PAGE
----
By Monique Jones
The Birmingham Times
Comedian Rod Man is no fan of losing, even if it’s just betting on The Super Bowl.
“I’m still recovering from the [Atlanta] Falcons,” he said, commenting on the team’s devastating overtime loss against the New England Patriots. “I grew up a Falcons fan,” he said.
However, the Atlanta comedian, now residing in Los Angeles, knows the thrill of victory. In 2014, he was the winner of NBC’s “Last Comic Standing.”
For Rod Man, born Rod Thompson, the win was “good validation.”
“It’s always a sense of accomplishment,” he said. “…You need some wins along the way when you’re doing entertainment and I had been doing it for a while. Last Comic Standing launched me into America’s consciousness…I’m excited about my future because it was a good thing.”
Rod Man is bringing his talent back to the StarDome this Friday, Feb. 10 through Sunday, Feb. 12. He had headlined in 2014, and he’s excited to return.
“It’s always exciting to come back,” he said. “That’s when you know you were well received the first time. It’s always a good thing when people say, ‘You know what? I want you to come back over.’ I’m excited and [there are] a lot of new situations to talk about, a lot of situations going on in my life and in the world.”
Rod Man’s inspiration comes from everyday life. “I think comedy should be relatable,” he said. “If it’s not relatable, it’s not going to be good.”
“I’m always on the lookout for anything,” he said. “If I wake up and there’s a guy outside blowing leaves…I’ve got to check up on that.”
Many of Rod Man’s jokes hit at a place most people can identify with, such as getting cash back from your debit card at the cash register or using the self-checkout line in the grocery store.
“We all go through that,” he said. “…Why am I checking myself out at this register? I don’t work here, I ain’t been to no kind of training—why would I be on the register? I don’t understand that. But we all conform to whatever is going on. …[Or], like when I go to the convenience store, and they have ‘Have a Penny, Leave a Penny.’ If I leave pennies, how many pennies can I get back? How do I keep up with how many pennies I have left?”
Rod Man’s love for life has propelled him a career that began at Atlanta’s Uptown Comedy Club. Back then, the scene was fast-paced.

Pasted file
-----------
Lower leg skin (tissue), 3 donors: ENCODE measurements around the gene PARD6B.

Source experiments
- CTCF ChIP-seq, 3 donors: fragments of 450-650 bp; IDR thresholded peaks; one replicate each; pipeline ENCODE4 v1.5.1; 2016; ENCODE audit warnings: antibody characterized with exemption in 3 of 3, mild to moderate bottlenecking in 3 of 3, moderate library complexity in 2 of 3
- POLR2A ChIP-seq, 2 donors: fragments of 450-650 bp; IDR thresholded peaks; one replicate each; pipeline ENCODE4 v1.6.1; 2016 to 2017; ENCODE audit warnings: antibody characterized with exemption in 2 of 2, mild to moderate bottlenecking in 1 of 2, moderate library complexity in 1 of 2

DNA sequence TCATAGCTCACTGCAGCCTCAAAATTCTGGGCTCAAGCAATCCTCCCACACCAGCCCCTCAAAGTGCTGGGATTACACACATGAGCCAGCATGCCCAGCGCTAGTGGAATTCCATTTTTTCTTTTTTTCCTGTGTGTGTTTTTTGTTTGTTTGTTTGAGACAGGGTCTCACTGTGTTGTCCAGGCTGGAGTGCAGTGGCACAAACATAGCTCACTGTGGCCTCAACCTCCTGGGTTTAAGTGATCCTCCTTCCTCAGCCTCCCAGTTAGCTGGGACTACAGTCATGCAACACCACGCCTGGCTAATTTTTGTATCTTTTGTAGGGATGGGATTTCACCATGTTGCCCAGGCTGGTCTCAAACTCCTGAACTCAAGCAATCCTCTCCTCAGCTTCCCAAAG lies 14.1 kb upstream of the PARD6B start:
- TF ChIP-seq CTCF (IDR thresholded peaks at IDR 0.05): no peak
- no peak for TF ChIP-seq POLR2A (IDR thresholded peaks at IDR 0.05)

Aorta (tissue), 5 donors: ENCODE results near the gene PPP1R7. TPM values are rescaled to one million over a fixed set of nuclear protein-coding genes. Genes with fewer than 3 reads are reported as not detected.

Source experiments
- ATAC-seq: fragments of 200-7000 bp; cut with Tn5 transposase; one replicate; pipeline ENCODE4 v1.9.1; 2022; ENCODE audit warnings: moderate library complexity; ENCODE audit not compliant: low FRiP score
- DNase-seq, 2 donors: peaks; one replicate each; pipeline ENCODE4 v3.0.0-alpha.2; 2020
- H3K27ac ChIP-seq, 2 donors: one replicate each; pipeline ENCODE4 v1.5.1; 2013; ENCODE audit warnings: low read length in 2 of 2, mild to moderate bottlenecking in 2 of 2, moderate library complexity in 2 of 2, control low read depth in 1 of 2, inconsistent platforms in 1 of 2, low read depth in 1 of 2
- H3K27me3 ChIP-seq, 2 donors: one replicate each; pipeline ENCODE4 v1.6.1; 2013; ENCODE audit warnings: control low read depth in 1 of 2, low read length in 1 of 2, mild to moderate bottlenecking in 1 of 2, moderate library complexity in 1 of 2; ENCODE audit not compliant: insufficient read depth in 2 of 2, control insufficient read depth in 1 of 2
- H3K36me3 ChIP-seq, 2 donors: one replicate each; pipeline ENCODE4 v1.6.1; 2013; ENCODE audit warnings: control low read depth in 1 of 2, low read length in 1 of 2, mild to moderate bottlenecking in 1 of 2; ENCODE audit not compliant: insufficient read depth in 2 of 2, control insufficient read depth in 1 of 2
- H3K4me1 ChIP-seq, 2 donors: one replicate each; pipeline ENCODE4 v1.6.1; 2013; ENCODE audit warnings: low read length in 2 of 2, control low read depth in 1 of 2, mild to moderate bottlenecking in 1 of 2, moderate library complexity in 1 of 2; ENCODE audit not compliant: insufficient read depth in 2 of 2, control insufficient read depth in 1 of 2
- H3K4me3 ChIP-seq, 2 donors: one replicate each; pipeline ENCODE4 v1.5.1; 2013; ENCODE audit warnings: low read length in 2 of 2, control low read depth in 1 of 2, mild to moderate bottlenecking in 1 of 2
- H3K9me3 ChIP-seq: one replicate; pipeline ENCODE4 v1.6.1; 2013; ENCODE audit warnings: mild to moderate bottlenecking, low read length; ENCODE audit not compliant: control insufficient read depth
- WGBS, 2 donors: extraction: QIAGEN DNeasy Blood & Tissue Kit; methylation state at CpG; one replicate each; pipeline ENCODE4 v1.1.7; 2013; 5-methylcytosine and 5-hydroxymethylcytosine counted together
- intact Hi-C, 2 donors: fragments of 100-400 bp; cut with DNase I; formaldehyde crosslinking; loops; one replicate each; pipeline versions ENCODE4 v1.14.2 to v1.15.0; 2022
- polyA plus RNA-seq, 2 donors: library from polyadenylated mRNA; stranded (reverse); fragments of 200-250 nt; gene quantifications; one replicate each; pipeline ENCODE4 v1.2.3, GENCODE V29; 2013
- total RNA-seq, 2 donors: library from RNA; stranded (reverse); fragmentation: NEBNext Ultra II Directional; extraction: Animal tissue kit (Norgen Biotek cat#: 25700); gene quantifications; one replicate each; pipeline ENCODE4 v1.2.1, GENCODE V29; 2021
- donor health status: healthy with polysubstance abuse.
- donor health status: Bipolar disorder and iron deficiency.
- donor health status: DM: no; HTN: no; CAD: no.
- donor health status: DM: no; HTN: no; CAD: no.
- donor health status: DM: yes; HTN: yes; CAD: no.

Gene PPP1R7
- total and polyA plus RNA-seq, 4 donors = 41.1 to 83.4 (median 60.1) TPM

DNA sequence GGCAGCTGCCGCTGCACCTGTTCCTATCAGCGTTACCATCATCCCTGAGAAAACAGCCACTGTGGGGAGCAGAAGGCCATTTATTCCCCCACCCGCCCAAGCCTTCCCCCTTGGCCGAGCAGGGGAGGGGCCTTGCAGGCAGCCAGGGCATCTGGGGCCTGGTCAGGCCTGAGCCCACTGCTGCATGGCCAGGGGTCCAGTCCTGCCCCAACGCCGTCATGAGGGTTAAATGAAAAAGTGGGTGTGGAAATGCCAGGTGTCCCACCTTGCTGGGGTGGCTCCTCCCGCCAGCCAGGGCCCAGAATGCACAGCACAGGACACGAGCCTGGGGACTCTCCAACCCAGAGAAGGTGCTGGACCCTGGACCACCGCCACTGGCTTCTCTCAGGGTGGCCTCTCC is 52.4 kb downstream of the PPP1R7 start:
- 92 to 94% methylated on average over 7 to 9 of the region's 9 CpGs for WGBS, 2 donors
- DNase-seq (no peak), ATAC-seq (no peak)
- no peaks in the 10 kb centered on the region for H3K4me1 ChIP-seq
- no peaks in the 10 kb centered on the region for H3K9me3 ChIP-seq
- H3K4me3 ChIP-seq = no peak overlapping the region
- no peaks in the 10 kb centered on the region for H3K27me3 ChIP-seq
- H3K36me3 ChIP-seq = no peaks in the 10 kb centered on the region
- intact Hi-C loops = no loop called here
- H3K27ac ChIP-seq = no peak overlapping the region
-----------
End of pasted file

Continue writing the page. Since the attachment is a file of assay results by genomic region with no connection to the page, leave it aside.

“When I started, it was around when ‘Def Comedy Jam’ [and ‘Comic View’] was really hot,” he said. “…[C]omics were getting into television at the time…Everybody was hungry. The African American scene was just starting to get really, really big…everybody wanted a comedian.”
The appeal of comedy included “seeing people that look like you, talk like you, and dress like you,” he said. “You’re like, ‘Where they do that at?’ I started and fell in love with it and ain’t stopped since.”
Rod Man’s love for comedy has allowed him to become a film, television, and radio star. He said others who are working on their dreams should find what they love as well.
“Find that thing, your gift,” he said. “Standup is my gift…it’s my baby. I take care of that…God gave you that gift, so use that. Hone in and find your voice, and you’re going to get [your] opportunity; that’s just how it goes.”
Currently, Rod Man is working on a new sitcom concept and is preparing for his first hour-long special. “A lot of the stuff you’ll see this weekend is stuff I’m working on for my hour special,” he said.
He also hopes to reunite with Wanda Sykes, whom he worked with for a 2015 NBC comedy pilot. The pilot fell through, but Rod Man said Sykes is “always in my corner.”
“[She’s] like my auntie,” he said. “…[W]e’re definitely going to do some work on some other stuff down the road.”
But, while being excited for the future, Rod Man’s upcoming StarDome performances are chief on his mind.
“It’s Black History Month and I’m a black man, so support black people,” he said. “[Support] all the time, but especially during Black History Month.”